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Currently using Centos6.7 and looking to put some limits in place to stop say user x from ip y from making more than say 5 connections. Say he logs in 5 times, those 5 will establish but the 6th will be rejected.

Looking in to using connlimit to do this but feel like I'm missing something and I'm slightly gun shy around putting the rule in place as I've inadvertently locked myself out of the server in the past putting a rule in the wrong spot (oops).

Notes: Not looking to specify a port. x.x.x.1 and x.x.x.2 are IP's with higher limits of 50 so I put those rules first, I believe that's correct?

I have the below:

-A INPUT -p tcp -s x.x.x.1 --syn -m connlimit --connlimit-above 50 -j REJECT
-A INPUT -p tcp -s x.x.x.2 --syn -m connlimit --connlimit-above 50 -j REJECT
-A INPUT -p tcp --syn -m connlimit --connlimit-above 5 -j REJECT

Does this look correct? Is there a different way to go about this? I don't want to limit to a pool of only 5 connections total but 5 per IP address.

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Almost, but not quite there. The rules you created would first reject connections above 50 from x.1 and x.2, and then reject any connections above 5 from anywhere, including x.1 and x.2. You need to have an ACCEPT rule for those two sources before the common limiter.

It may be easiest to invert the match on the connlimit:

-A INPUT -p tcp -s x.x.x.1 --syn -m connlimit --connlimit-upto 50 -j ACCEPT
-A INPUT -p tcp -s x.x.x.2 --syn -m connlimit --connlimit-upto 50 -j ACCEPT
-A INPUT -p tcp --syn -m connlimit --connlimit-upto 5 -j ACCEPT
-A INPUT -p tcp --syn -j REJECT

You might want to put those rules in a chain of their own so you don't need to repeat the common parts (-p tcp --syn), and with a separate chain you can also replace ACCEPT with RETURN if you want to do other filtering after those rules. The accepting rule would need to appear somewhere else, then.

The default for connlimit is to work per source address, so it should be what you want. Though note that iptables doesn't have any concept of "logging in", so if you actually want to limit logins on an application level, you'll need to do it there.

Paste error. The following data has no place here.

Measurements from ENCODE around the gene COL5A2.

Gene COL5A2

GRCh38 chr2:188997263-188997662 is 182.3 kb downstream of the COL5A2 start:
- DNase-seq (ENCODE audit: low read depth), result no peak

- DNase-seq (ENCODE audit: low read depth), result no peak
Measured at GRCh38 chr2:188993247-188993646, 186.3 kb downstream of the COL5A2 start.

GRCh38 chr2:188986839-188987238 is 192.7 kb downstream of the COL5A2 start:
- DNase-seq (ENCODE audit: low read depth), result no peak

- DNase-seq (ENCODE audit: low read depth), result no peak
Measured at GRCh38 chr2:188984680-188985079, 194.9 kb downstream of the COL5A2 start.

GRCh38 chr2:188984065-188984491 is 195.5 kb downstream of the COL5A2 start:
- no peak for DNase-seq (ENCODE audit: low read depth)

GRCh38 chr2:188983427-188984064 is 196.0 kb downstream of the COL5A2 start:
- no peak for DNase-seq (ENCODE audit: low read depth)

To prevent yourself from getting locked out, you might want to make sure you have a separate rule very first to allow administrative access from your machine (SSH perhaps, at least already established connections). Another possibility would be to use cron or at to reset the firewall rules to some known-good configuration after a moment, so even if you do get locked out, it won't last. You'll just have to remember to remove that safeguard when you're done.

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  • That makes sense for sure. I went ahead and threw a rule in early to allow my address (and a separate VPN as a backup) ssh access. I had originally limited to 5, had myself locked out, and needed to wait on active connections to drop below 5 to log back in -_-. So I should just look at it kinda backwards as you suggested, my x.1 and x.2 addresses should accept up to 50, accept up to 5 for everything else, then a flat reject to cover the remaining? (assuming I'm reading that correct). – Hollyw00d Aug 27 '16 at 16:03
  • @Hollyw00d, yeah, that would seem simplest in this case. In any case you need to somehow make the connections from x.1 and x.2 go around the common rule. An ACCEPT or RETURN before it seems easiest, since iptables doesn't have an "if ... else if ... else ..." construct. – ilkkachu Aug 27 '16 at 16:15
  • @ikkachu Much appreciated, thanks for the help! – Hollyw00d Aug 27 '16 at 16:48

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